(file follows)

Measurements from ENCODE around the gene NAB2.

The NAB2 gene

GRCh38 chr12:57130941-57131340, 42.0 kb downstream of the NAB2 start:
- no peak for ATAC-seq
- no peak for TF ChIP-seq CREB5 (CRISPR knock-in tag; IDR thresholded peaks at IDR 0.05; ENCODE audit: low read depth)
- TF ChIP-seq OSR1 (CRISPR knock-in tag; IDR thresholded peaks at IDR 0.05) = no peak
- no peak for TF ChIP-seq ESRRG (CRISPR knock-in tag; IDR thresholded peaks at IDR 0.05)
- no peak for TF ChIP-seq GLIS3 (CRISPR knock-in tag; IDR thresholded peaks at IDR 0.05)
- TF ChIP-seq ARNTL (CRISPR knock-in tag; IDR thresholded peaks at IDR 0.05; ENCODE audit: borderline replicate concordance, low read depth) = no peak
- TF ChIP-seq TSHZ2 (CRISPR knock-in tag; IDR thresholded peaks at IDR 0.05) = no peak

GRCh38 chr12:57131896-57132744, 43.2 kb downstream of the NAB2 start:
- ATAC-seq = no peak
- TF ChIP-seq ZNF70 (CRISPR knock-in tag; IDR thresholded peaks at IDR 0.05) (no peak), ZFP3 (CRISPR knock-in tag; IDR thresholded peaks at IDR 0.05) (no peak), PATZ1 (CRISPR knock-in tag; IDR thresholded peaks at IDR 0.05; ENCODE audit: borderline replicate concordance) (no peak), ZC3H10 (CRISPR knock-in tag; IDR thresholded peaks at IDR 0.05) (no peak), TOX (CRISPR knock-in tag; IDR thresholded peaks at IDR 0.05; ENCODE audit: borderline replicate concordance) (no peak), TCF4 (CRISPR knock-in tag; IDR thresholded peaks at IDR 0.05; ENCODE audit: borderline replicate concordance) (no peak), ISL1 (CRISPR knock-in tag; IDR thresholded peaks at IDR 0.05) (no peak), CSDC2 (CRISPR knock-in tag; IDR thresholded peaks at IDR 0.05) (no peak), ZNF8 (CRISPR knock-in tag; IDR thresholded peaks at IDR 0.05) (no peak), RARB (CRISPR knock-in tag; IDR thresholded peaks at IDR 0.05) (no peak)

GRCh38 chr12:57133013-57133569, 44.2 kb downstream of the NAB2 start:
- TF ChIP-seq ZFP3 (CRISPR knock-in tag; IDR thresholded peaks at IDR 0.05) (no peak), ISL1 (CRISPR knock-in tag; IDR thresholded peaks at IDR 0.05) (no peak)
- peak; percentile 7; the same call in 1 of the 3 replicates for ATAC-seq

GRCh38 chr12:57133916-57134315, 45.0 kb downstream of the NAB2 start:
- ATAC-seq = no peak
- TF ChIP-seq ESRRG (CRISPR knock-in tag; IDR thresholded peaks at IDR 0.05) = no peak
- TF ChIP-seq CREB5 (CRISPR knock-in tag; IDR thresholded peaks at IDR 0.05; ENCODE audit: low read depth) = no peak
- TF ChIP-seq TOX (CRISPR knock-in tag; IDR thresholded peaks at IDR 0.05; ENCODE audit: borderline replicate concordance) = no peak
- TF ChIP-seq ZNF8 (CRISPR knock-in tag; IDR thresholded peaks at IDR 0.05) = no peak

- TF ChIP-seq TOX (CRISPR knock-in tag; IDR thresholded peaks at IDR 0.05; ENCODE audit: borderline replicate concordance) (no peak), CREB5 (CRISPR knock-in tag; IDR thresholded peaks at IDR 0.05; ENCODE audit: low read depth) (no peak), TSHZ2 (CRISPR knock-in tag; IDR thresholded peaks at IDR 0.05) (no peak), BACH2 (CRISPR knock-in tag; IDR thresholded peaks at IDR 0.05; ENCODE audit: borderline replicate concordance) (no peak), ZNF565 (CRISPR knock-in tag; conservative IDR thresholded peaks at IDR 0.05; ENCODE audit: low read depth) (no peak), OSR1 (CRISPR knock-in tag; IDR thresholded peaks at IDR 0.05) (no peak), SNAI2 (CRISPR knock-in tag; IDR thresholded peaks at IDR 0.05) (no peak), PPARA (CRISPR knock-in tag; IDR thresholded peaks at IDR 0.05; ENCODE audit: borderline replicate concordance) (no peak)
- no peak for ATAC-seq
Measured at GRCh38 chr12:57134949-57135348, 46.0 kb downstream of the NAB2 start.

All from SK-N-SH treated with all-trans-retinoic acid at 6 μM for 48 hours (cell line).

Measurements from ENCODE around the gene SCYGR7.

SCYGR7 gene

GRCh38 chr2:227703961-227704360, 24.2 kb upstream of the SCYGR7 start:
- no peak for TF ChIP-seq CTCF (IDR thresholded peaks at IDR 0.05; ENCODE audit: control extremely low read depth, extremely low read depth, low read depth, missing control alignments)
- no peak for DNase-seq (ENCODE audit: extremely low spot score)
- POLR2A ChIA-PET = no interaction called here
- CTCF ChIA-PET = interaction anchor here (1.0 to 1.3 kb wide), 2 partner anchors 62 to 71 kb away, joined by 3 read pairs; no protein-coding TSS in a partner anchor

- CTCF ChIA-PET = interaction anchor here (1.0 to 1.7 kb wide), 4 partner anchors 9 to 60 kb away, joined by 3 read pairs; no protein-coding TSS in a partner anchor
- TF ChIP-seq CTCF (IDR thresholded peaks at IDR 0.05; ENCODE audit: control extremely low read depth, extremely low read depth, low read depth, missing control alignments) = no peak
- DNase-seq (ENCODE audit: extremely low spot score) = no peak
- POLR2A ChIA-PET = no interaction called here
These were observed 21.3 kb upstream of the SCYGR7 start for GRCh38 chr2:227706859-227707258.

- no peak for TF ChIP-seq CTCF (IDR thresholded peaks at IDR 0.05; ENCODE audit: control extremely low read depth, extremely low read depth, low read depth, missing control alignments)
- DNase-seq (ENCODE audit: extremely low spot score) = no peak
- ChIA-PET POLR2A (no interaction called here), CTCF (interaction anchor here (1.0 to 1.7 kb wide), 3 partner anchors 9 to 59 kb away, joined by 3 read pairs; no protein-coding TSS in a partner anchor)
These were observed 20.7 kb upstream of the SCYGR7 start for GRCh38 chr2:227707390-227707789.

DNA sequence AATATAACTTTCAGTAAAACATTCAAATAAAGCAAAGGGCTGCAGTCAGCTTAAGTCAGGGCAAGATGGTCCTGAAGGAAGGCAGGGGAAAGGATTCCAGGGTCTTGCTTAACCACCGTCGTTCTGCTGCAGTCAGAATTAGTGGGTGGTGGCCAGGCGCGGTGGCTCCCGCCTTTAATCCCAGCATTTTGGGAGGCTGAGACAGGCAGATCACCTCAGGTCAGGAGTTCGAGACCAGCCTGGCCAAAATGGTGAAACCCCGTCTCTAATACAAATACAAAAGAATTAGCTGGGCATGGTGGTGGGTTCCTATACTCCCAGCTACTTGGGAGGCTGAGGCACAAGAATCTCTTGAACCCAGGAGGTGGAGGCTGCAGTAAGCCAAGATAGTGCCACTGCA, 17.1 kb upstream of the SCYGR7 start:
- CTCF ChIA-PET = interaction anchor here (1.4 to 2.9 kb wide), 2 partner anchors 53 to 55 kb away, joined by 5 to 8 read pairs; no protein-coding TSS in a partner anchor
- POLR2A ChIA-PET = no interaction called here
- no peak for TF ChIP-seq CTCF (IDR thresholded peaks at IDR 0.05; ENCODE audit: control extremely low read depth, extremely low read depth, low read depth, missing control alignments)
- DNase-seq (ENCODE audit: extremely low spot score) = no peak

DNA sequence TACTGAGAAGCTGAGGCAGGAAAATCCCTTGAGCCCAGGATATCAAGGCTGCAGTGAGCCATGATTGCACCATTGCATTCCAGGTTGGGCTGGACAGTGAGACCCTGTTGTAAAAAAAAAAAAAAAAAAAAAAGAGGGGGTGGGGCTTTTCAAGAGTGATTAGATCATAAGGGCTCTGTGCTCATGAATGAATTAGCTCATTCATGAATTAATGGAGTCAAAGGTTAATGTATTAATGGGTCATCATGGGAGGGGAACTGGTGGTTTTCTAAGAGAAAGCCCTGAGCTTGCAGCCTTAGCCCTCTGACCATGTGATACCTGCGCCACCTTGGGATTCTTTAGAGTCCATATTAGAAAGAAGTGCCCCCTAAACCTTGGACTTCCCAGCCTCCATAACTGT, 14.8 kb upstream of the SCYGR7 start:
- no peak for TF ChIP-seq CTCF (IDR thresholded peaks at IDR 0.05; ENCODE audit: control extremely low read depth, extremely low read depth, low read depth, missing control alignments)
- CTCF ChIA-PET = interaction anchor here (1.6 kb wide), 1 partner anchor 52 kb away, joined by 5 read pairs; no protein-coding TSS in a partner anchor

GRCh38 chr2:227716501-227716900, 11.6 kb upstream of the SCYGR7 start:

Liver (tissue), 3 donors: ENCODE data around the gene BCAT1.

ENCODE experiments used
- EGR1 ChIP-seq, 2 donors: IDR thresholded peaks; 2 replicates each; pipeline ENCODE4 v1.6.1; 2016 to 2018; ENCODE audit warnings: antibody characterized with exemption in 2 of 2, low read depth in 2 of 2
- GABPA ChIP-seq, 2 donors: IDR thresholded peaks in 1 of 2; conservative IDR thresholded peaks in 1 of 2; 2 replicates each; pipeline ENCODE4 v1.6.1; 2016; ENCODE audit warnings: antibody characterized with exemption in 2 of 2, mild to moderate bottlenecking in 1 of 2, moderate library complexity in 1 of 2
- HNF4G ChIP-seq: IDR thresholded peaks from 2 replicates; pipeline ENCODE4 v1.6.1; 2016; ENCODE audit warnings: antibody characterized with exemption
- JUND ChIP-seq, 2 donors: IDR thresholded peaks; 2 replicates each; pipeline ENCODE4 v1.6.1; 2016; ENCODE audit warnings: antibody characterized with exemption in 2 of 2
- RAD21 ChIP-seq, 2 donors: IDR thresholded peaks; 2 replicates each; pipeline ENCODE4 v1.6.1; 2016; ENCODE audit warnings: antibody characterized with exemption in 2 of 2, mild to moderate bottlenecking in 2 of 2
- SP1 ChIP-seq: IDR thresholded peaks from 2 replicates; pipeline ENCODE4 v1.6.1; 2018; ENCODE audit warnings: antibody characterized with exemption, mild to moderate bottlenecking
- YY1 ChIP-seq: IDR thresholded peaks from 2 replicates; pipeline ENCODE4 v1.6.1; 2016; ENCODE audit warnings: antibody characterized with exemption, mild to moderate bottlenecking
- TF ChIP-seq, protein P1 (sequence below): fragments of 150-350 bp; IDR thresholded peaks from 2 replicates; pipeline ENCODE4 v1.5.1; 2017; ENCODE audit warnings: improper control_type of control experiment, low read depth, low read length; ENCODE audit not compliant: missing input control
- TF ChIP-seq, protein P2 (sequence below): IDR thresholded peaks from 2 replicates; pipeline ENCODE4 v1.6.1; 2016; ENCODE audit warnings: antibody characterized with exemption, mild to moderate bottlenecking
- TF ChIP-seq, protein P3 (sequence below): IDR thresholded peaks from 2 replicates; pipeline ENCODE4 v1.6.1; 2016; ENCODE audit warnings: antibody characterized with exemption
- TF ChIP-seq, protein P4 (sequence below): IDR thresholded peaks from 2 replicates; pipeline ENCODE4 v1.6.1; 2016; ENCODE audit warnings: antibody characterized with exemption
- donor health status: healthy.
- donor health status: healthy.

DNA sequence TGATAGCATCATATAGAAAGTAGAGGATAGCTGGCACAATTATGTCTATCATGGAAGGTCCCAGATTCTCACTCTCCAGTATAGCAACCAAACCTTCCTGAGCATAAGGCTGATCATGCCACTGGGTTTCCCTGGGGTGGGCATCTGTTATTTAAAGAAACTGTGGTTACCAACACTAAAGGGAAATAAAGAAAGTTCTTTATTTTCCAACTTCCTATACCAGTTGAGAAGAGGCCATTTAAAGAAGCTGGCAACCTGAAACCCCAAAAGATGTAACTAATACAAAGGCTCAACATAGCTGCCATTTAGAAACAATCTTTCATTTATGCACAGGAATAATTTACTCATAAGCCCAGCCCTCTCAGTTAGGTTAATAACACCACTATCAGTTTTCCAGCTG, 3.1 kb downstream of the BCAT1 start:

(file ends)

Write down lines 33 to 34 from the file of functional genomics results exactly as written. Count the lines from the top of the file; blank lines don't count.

- CTCF ChIA-PET = interaction anchor here (1.0 to 1.3 kb wide), 2 partner anchors 62 to 71 kb away, joined by 3 read pairs; no protein-coding TSS in a partner anchor

- CTCF ChIA-PET = interaction anchor here (1.0 to 1.7 kb wide), 4 partner anchors 9 to 60 kb away, joined by 3 read pairs; no protein-coding TSS in a partner anchor